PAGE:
Subcontractors try to keep up with city, county housing boom
Published 4:36 pm Sunday, August 30, 2015
All anyone in Lafayette County has to do is look around to see the fastest growing area in Mississippi and one of the fastest growing in the nation is bursting at the seams with construction.
It’s a boom that few cities have seen with the economic downturn of recent years.
When it will end is anyone’s guess, but if the prognosticators are correct, Lafayette County could double in population bythe year 2040.
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A review last week of the Vision 2037 plan spearheaded by the Orion Group, a planning group of experts who are outlining the future of Oxford, revealed Lafayette County is projected to have a population of 70,000 near the middle of this century. Oxford’s population by that time is expected to be 45,000. That does not seem far-fetched since more than a hundred people a month relocate and start calling Lafayette County home. The problem is where to put all these people and the struggle to keep up with the demand for housing.
Subcontractors are swamped with work and are unable to meet the current housing market demands.
However, they’re also making more money than they ever have in the construction business.
Clay Reeves, co-owner of Valley Sheet Metal Works, has been in the heating and air conditioning business since 1987 and has owned his own companys for the last 17 years. He has seen few building booms like the one currently taking place in Lafayette County.
“This has not been nearly the hottest summer we’ve ever had, but it has been the busiest,” Reeves said on the phone while driving to one his current 20 job sites. “I’ve turned away more work this summer, more than I ever have and I hate doing that. I’ve turned away easily $100,000 worth of jobs.”
The reason the subcontractor has turned down so many jobs is due to the shortage of qualified labor. He currently has nine employees and would hire more if they were qualified.
“If we could find more qualified people, we’d hire them on the spot,” Reeves said. “There’s just a limited number of people who are qualified to do these type of jobs. Skilled labor is becoming very scarce.”
Reeves said the demand for housing is so strong right now that his crews have had to set up temporary heating and air conditioning units “just so we can get folks in there.” He said permanent units will be installed in the fall. He’s also had to postpone some work.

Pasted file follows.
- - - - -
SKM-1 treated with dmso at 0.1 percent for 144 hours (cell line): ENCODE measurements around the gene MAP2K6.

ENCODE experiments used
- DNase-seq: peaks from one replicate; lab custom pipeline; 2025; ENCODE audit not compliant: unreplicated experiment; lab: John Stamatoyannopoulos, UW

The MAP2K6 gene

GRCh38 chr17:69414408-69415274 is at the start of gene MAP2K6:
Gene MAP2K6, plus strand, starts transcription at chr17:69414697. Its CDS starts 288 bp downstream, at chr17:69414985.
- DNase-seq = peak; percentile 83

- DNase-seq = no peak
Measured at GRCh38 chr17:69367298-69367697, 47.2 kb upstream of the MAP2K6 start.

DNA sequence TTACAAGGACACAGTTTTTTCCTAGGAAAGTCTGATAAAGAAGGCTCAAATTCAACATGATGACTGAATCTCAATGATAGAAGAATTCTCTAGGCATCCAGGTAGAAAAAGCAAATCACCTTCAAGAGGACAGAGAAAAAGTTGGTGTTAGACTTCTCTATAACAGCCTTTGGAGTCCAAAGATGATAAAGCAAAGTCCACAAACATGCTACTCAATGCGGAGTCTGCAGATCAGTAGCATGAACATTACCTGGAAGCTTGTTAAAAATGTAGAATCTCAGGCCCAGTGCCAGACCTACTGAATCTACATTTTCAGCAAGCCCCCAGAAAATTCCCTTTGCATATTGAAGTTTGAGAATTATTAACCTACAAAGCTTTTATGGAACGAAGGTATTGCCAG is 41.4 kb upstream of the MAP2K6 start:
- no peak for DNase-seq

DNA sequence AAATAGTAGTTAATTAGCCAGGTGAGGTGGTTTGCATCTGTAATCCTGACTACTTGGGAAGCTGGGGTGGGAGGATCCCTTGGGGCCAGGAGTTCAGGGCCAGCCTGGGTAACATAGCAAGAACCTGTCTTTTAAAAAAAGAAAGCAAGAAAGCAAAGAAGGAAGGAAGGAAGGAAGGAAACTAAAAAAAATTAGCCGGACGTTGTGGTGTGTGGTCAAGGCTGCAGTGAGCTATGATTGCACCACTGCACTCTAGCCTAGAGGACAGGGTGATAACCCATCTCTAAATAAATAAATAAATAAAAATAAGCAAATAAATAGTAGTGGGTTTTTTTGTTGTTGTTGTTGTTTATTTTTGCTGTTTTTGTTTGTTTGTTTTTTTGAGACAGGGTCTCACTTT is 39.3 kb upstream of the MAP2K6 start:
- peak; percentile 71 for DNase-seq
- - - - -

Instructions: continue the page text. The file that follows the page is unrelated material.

“We have a shortage of manpower, but not a shortage of supplies,” Reeves said.
Kennedy Powell is a “one-man show” constructing cabinets for homes, but he said that has not slowed down the demand for his custom-made cabinets.
“I’m working 12 hours a day, six days a week. And I’d work on Sunday if my wife would let me,” joked Powell, owner of K&M Custom Wood Working in Abbeville.
Powell, who has built cabinets for the last eight years, has a helper to help him keep up with demand — but it isn’t nearly enough.
“We’ve got four orders going on at this time and five more in the lineup,” Powell said. “We’ve been doing a set a week. I’ve got 24 cabinets in the shop right now we need to paint.”
Like Reeves, Powell has not seen anything like the current construction crush.
“We’re turning away jobs,” Powell said. “I wasn’t planning to get this big.”
He doesn’t plan to add to his workforce, however.
“I think I’ll just keep up with what I got,” Powell said.
While the demand is high for housing, the ability to get into a home is also very reasonable in Lafayette County.
According to the website smartasset. com, Lafayette County is No. 1 in the state in terms of homebuyers mostly likely to receive mortgage approval. The loan-funding rate in Lafayette County is 72 percent, four percentage points better than No. 2 Madison County. The state average is 53.91 percent, according to the website.
Counties were ranked based upon the ratio of mortgage applications to mortgages approved in the county. Lafayette County is ranked No. 115 among all other counties in the country.
Four factors were used in determining the ranking: overall borrowing costs, ease of securing a mortgage, cheap property taxes and cheap annual mortgage payments.
Five-year borrowing costs on a $250,000 mortgage with a 20 percent down payment, including closing costs, were $65,241. Property taxes are $7,870 on such a loan, while the annual mortgage payment is $12,198.
In the meantime, Reeves and the rest of the subcontractors will just keep on plugging away, trying to keep up with the demand.
“I’ve seen some good building booms and this one compares to just before the housing bubble burst,” Reeves said. “We’re just trying to stay ahead.”